As I am naval reservist in Edmonton, I am often asked, “Why does Edmonton have a navy?” Edmonton is landlocked; a navy needs water, these people plead. The answer that I always give is that Canada has a navy, and Edmonton is part of Canada.

There are twenty-four cities across Canada that have Naval Reserve Divisions, and Edmonton, a city of over a million people, is included in this list. Canada is a maritime nation, encompassed by three oceans, and has the longest coastline in the world.

Because most of the world’s population lives near the ocean, their lives and livelihoods are impacted by events on the ocean. Ninety percent of world trade involves the sea, and Canada has major ports that facilitate the import and export of Canadian goods. The naval needs of Canada are vast and cannot all be met by B.C. and the Atlantic provinces.

Peter T. Haydon, as reported in the Canadian Naval Review, makes an unapologetic case in support of naval investment. The points below are heavy for the layperson, but are poignant and sharp:

  • Despite its fiscal problems, Canada is an economic and moral leader, and as such, Canada has an obligation to help maintain order in the world.
  • That obligation requires, if not demands, that Canada share the burden of maintaining order in the world, including the use of force when necessary.
  • Idealistic notions of trying to share the burden through peacekeeping and the provision of aid are as delusional as they are ineffective in the initial phase of crisis management.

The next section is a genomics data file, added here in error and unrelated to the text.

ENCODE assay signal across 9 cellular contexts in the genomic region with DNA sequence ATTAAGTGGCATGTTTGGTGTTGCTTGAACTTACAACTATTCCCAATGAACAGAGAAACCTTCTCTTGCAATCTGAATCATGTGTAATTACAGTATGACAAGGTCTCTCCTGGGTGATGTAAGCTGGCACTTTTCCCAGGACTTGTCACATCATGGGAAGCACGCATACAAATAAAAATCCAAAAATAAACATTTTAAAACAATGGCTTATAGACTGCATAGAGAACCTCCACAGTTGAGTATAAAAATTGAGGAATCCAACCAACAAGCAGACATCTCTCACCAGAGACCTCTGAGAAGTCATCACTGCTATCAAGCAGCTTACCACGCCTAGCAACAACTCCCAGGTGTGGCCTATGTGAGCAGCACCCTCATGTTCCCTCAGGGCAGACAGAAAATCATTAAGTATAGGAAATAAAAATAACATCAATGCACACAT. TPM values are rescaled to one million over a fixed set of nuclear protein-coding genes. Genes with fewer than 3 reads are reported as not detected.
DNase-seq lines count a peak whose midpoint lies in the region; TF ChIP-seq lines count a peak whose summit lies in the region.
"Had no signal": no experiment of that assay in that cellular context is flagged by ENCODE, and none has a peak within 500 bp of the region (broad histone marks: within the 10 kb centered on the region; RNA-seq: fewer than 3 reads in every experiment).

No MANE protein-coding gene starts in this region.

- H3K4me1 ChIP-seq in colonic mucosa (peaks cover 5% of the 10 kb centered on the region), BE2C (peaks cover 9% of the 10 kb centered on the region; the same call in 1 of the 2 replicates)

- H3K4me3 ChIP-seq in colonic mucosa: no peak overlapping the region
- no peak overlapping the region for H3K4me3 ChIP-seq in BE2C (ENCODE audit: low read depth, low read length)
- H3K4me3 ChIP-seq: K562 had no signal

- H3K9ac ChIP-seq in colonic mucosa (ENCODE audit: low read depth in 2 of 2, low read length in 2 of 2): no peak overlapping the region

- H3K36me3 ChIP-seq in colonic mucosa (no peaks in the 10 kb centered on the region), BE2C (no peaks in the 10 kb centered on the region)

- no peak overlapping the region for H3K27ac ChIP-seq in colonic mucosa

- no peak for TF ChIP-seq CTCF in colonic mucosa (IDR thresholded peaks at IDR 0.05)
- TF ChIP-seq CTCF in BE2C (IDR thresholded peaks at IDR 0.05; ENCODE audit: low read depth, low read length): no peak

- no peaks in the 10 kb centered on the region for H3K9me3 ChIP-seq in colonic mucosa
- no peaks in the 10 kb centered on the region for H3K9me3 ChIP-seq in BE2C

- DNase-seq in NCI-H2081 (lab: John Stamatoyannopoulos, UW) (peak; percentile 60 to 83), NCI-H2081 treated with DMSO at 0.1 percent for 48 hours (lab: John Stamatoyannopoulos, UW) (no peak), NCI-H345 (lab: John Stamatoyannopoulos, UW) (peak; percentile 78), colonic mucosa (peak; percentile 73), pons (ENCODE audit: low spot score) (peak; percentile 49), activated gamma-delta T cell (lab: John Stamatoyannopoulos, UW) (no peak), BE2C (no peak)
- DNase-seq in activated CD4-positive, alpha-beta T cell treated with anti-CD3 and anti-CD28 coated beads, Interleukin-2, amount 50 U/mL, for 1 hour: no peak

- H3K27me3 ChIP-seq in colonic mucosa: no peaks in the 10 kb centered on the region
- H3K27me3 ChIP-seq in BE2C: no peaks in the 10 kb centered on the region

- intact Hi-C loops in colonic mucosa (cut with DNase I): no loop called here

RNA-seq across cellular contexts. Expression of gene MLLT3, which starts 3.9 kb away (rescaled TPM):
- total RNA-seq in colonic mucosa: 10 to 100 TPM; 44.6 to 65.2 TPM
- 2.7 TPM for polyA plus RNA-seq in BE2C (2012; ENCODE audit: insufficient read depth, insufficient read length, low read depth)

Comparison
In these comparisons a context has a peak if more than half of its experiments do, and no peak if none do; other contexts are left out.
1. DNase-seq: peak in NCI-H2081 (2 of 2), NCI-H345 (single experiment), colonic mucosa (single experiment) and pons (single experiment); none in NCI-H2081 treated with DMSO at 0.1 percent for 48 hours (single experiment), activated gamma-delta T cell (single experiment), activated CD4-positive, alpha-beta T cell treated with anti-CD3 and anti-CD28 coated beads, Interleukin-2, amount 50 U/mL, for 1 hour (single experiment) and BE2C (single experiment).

• No one can predict where or when the next crisis will occur or what impact it will have on world security; anyone who thinks they can is either a fool or a charlatan.
  • The uncertainty of the world order today requires that states maintain versatile, combat-capable, and rapidly deployable military forces. As we should have learned from the Syrian War, crises must be contained before they can spread.
  • Thanks to their inherent mobility and flexibility, navies and other sea-based forces will nearly always be the first responders to global crises.
  • In many cases, a submarine can be the first vessel on scene to act as eyes and ears for the main force.

At the time of this writing, H.M.C.S. Vancouver is off the coast of New Zealand, providing humanitarian relief in the aftermath of an earthquake. Recently, Canadian ships also provided aid to Haiti. But ships are also a show of force, and they are uniquely able to travel around the world without overtly threatening other countries, as they traverse in international waters. It is, in general, not as easy to amass ground forces adjacent to a belligerent country as it is to manoeuvre and deploy a maritime task force.

With our international partners, Canadian ships help to keep the Strait of Hormuz open. We provide drug interdiction in the Persian Gulf and Caribbean Sea. We police off the coast of Somalia and in other troubled waters.  We do all this while flying the Canadian flag, and Canadians should be proud of the effort that their sailors put into world security and maintaining world order.

Edmonton has a Navy because Edmontonians want to proudly serve in the Royal Canadian Navy, and we should be proud of the Canadians who step up to this duty. I personally know many Edmontonian reservists who have participated in many military exercises around the world, including the current NATO-led Operation REASSURANCE, which is putting pressure on Russian aggression, in defence of Ukraine.

Furthermore, if I may, our current Minister of National Defence is a former reservist.